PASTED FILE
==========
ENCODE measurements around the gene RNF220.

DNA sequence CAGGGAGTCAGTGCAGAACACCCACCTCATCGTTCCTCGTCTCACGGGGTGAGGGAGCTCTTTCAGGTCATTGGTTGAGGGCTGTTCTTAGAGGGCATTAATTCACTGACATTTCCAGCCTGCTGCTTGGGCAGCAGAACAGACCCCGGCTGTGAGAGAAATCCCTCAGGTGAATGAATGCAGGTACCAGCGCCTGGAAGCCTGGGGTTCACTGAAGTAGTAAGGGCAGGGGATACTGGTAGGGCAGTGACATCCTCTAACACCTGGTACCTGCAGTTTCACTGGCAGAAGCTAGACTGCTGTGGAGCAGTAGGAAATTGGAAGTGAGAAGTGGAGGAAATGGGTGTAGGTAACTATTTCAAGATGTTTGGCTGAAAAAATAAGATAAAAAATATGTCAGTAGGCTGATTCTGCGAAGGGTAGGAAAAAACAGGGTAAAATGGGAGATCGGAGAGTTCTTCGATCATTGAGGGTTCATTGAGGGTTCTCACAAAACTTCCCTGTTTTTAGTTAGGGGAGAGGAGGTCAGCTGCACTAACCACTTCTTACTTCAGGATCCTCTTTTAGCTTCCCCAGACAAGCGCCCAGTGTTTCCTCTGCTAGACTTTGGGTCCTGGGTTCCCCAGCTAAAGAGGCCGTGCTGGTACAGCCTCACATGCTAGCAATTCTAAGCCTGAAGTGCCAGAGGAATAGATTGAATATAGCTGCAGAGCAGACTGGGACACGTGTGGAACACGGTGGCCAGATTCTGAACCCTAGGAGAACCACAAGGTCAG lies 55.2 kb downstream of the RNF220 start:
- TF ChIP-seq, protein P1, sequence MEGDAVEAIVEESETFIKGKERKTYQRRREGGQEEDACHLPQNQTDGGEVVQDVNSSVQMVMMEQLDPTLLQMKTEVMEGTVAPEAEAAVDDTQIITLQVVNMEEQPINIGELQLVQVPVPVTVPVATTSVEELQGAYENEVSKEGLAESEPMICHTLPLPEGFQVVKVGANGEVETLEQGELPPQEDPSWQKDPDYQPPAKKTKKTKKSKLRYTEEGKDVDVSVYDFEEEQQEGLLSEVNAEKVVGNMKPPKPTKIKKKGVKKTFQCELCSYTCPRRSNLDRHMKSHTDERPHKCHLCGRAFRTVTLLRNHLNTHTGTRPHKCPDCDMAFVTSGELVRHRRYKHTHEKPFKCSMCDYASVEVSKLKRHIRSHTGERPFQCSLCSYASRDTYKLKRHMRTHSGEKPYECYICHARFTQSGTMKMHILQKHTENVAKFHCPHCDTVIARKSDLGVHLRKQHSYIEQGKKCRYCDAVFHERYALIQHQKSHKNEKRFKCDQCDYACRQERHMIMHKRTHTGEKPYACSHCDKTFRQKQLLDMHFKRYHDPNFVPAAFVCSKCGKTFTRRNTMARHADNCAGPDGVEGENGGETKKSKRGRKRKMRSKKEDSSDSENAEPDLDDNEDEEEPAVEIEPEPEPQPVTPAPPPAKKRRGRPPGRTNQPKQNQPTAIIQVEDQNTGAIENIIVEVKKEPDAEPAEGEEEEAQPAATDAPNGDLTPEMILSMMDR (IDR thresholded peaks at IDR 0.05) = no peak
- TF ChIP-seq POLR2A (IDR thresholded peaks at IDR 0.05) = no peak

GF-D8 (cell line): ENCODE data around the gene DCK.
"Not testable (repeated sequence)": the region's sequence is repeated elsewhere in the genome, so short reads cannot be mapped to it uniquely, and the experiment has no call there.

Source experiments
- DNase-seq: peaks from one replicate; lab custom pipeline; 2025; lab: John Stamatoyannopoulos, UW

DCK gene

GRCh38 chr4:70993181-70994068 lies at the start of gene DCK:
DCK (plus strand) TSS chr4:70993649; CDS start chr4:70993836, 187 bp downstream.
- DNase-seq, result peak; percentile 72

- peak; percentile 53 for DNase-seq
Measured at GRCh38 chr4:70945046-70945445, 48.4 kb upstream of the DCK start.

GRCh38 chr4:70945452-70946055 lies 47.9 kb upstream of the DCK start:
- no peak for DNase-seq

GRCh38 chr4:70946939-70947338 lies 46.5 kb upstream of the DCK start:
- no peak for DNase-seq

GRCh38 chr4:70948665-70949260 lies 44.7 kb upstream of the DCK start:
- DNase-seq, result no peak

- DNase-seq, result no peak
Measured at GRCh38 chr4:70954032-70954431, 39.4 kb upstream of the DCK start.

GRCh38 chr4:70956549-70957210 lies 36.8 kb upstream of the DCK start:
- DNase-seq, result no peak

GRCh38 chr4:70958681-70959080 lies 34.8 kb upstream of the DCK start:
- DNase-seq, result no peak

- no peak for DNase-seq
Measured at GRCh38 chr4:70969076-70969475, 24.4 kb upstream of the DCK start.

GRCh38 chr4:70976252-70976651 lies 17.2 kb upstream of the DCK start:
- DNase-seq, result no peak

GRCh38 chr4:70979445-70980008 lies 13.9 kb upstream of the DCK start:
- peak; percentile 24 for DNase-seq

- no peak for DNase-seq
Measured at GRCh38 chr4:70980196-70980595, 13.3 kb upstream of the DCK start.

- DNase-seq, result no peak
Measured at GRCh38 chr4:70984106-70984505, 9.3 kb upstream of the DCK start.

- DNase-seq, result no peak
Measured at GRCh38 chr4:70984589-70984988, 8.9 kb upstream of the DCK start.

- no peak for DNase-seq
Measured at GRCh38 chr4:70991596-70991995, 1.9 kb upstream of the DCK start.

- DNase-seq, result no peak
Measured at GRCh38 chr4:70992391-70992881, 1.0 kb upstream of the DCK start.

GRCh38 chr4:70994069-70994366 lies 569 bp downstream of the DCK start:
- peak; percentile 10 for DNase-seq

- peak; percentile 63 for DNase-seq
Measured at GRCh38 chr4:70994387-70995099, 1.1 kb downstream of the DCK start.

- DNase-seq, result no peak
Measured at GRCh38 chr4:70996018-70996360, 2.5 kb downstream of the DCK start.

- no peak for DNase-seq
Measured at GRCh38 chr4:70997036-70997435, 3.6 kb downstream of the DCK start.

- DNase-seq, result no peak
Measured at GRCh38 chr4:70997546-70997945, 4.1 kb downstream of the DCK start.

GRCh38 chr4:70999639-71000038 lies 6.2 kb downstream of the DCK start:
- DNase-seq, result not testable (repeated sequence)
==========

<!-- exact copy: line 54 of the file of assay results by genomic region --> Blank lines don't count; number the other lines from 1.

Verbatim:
- DNase-seq, result not testable (repeated sequence)